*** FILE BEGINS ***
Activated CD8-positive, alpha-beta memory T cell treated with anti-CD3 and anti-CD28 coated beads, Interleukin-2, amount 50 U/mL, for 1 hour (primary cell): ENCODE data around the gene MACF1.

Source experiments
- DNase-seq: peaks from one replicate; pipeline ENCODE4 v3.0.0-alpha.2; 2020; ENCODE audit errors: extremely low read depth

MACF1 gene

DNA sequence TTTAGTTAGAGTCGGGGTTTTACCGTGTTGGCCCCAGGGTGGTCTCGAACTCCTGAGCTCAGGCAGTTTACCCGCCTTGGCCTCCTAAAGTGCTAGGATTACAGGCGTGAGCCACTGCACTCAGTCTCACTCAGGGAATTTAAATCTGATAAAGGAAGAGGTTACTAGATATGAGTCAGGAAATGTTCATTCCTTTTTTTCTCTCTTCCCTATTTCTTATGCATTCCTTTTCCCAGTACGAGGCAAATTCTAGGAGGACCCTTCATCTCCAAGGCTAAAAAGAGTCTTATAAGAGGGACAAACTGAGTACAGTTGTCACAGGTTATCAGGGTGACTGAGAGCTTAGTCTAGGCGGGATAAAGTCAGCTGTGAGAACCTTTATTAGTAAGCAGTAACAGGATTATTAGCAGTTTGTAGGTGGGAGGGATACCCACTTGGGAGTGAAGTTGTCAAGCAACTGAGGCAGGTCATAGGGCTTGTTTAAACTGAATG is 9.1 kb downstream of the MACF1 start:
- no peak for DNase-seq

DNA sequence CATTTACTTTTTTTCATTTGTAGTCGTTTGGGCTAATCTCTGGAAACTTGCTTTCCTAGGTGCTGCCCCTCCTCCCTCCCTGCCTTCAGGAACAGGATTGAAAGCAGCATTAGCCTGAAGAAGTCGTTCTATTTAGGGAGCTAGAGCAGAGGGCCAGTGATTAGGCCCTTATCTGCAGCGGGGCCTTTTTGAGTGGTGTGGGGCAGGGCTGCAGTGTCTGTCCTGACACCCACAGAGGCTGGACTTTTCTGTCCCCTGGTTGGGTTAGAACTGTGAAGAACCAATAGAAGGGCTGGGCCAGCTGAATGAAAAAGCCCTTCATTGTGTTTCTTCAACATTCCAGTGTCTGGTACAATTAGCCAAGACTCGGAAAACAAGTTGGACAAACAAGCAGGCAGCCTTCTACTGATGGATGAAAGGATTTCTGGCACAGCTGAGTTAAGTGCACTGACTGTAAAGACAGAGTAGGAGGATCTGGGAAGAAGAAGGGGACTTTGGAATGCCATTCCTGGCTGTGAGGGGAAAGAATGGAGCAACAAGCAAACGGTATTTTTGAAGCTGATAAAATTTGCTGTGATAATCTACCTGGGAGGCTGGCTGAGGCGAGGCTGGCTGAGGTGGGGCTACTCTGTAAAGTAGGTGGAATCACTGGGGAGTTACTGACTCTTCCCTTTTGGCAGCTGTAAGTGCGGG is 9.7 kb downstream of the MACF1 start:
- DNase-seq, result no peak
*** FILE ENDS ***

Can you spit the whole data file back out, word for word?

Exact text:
Activated CD8-positive, alpha-beta memory T cell treated with anti-CD3 and anti-CD28 coated beads, Interleukin-2, amount 50 U/mL, for 1 hour (primary cell): ENCODE data around the gene MACF1.

Source experiments
- DNase-seq: peaks from one replicate; pipeline ENCODE4 v3.0.0-alpha.2; 2020; ENCODE audit errors: extremely low read depth

MACF1 gene

DNA sequence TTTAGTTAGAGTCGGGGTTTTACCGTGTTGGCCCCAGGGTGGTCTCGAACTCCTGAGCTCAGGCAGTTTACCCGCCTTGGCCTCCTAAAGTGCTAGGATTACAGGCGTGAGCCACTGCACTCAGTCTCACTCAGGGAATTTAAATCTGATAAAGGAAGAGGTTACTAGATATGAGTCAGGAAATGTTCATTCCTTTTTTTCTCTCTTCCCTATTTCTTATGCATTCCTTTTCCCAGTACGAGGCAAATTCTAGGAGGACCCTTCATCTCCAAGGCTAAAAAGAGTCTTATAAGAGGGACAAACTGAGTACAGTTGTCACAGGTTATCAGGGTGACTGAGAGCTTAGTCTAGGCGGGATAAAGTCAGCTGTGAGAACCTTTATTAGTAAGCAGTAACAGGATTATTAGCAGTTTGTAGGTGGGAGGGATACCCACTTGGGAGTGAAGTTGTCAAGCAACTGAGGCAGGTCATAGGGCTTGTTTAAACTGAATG is 9.1 kb downstream of the MACF1 start:
- no peak for DNase-seq

DNA sequence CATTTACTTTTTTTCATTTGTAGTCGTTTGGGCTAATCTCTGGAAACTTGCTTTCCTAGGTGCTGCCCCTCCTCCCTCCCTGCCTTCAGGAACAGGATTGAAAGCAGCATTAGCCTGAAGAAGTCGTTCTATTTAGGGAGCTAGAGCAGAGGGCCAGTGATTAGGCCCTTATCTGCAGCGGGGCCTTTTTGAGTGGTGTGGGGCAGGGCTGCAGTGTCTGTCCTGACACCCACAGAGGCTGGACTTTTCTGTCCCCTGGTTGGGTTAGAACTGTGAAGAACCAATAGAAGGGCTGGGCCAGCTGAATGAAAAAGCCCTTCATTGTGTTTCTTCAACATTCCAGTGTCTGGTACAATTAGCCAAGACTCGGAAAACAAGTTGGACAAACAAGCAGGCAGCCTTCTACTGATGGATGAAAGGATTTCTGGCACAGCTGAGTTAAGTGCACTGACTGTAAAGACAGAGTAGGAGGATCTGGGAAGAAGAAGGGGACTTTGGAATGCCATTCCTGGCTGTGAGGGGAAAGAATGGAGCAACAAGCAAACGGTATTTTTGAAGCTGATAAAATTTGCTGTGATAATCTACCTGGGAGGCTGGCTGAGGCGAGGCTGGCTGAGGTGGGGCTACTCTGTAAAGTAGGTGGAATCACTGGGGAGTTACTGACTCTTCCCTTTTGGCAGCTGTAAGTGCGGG is 9.7 kb downstream of the MACF1 start:
- DNase-seq, result no peak